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Hilton Baton Rouge Capitol Center (1927)
Baton Rouge, Louisiana

It has long been reported by staff that the tenth floor of the Hilton Baton Rouge Capitol Center in Baton Rouge, Louisiana, is haunted by the ghost of the infamous politician Huey P. Long. Known as the most colorful politician from Louisiana, the infamous Huey P. Long's favorite saying was, “Every man is a King.” He frequented the Hilton Baton Rouge Capitol Center, then known as the Heidelberg Hotel, so often that he even had a tunnel dug to the hotel across the street, so he could escape his enemies and visit his mistress. The spirit of Long is thought to walk the 10th floor at a leisurely pace, puffing away on a cigar. Reports claim he will look in a guest’s direction and then fade away when acknowledged, extremely polite and well-mannered. Though the hotel has been smoke-free since 2006, housekeepers have reported catching a whiff of cigar smoke from rooms they've just cleaned. In recent years, a general manager–a self-described skeptic–was living in the hotel and reported that he experienced unexplainable activity: he witnessed lights turning on when no one was around and repeatedly saw a shadow of a person walking by the Mezzanine Suite, back and forth on the catwalk. When he opened the door to the room to see who was inside, no one was there.

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Lord Baltimore Hotel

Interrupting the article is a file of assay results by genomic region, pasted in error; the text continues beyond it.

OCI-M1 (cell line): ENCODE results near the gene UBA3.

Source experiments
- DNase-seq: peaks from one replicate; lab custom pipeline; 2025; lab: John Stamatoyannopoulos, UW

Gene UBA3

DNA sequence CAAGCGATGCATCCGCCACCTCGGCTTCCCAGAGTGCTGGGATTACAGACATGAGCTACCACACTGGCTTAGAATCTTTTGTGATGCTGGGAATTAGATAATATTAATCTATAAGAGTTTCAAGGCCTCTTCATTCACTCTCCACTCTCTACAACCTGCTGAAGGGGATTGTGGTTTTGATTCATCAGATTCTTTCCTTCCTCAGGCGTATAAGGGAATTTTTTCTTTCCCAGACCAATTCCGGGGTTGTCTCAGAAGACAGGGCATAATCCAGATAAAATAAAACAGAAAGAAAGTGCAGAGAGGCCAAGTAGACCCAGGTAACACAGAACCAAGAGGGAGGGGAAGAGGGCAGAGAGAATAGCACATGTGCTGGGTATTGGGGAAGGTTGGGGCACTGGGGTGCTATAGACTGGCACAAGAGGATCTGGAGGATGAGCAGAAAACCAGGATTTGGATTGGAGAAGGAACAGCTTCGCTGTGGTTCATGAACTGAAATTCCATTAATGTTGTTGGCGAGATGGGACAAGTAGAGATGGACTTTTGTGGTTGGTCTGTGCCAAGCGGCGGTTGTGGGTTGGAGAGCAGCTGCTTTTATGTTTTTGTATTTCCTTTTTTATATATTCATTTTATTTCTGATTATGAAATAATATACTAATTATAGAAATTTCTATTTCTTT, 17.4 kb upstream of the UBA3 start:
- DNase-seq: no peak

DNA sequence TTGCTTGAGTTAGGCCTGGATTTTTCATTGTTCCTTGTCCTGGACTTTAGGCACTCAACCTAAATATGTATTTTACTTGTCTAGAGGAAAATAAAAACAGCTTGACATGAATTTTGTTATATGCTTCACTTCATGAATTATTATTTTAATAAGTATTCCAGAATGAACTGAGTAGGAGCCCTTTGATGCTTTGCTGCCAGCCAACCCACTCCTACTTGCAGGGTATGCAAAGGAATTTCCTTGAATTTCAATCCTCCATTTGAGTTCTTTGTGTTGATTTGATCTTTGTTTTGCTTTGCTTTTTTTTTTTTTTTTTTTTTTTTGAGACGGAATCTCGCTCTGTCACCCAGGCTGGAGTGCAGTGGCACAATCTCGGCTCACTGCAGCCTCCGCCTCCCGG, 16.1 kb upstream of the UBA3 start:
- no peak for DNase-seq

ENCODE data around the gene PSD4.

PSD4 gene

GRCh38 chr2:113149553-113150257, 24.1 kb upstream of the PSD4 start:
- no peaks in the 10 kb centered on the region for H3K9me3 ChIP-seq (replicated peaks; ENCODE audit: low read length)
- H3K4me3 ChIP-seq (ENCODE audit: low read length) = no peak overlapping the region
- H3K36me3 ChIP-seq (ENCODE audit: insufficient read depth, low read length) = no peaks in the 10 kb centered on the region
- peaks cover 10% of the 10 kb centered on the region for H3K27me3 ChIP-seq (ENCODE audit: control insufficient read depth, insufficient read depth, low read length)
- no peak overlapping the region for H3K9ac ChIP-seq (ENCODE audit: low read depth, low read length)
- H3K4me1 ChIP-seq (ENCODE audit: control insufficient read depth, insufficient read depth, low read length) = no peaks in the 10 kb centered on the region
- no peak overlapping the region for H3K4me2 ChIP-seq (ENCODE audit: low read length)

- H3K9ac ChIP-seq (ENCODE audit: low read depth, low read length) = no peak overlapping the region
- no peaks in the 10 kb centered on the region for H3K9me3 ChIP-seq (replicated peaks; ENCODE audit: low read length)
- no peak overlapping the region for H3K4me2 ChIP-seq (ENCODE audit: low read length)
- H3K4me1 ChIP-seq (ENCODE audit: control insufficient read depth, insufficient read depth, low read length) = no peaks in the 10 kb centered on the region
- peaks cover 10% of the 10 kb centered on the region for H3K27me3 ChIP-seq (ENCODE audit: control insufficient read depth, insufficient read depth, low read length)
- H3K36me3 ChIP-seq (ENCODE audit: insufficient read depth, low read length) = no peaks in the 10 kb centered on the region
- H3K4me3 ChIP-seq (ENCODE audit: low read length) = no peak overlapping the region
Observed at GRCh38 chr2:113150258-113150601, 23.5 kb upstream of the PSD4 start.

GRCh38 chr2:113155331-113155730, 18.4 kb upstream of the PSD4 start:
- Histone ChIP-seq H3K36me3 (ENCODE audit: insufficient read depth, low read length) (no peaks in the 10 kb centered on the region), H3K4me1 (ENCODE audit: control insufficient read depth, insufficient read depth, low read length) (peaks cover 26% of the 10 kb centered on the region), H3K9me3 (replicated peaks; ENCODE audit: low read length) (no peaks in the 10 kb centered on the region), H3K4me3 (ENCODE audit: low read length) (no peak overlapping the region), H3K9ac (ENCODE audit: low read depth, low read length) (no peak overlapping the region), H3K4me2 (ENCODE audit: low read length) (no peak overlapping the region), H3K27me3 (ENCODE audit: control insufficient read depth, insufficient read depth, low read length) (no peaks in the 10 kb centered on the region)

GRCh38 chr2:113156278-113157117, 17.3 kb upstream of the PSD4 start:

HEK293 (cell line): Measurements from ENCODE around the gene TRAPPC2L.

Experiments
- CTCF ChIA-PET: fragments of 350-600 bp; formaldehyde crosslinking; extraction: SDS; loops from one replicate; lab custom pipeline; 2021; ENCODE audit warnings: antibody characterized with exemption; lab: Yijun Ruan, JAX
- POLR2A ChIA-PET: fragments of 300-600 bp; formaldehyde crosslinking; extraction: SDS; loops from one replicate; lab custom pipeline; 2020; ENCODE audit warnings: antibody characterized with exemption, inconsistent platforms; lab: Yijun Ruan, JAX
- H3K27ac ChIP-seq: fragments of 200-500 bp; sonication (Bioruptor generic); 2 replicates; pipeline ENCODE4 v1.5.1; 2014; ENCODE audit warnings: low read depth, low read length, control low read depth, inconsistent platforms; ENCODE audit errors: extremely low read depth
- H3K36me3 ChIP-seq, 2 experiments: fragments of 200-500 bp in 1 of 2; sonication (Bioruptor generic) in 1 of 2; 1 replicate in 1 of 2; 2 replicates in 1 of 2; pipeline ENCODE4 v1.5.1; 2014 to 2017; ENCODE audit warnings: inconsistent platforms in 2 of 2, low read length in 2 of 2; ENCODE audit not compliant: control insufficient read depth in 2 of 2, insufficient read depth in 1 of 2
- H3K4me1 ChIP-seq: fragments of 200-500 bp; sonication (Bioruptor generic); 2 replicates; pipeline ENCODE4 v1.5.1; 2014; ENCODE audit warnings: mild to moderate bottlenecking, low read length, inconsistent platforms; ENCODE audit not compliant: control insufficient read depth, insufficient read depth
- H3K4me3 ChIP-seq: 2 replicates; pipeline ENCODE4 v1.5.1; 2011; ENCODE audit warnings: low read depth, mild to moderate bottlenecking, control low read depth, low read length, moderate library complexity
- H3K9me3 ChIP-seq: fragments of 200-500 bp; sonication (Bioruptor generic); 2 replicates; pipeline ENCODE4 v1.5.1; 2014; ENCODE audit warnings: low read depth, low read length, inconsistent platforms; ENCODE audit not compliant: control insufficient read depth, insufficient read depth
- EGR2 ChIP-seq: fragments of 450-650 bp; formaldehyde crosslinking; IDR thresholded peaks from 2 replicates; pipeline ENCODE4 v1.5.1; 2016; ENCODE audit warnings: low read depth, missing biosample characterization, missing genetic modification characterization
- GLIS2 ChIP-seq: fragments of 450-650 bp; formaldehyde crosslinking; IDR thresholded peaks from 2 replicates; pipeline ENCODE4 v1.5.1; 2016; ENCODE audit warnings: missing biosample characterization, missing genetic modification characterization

Lord Baltimore Hotel (1928)
Baltimore, Maryland

Over the course of its almost 90-year history, the Lord Baltimore Hotel has had reports of paranormal activity. Built in 1928, the hotel was one of the tallest building in the city (the Great Fire of 1904 destroyed Downtown Baltimore) and around the time of the Great Depression, there were at least 20 documented reports of “jumpers” from the 19th floor rooftop deck. The most spoken about is that of a couple who attended an event at the hotel with their daughter – and then proceeded to jump off the building. Their daughter, “Molly,” is typically seen in the halls wearing a white dress and playing with a red ball. There has also been a lot of paranormal speculation around a handprint of a child on a wall in one of the hotel’s penthouses that won’t go away.

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The Wort Hotel
The Wort Hotel (1941)
Jackson, Wyoming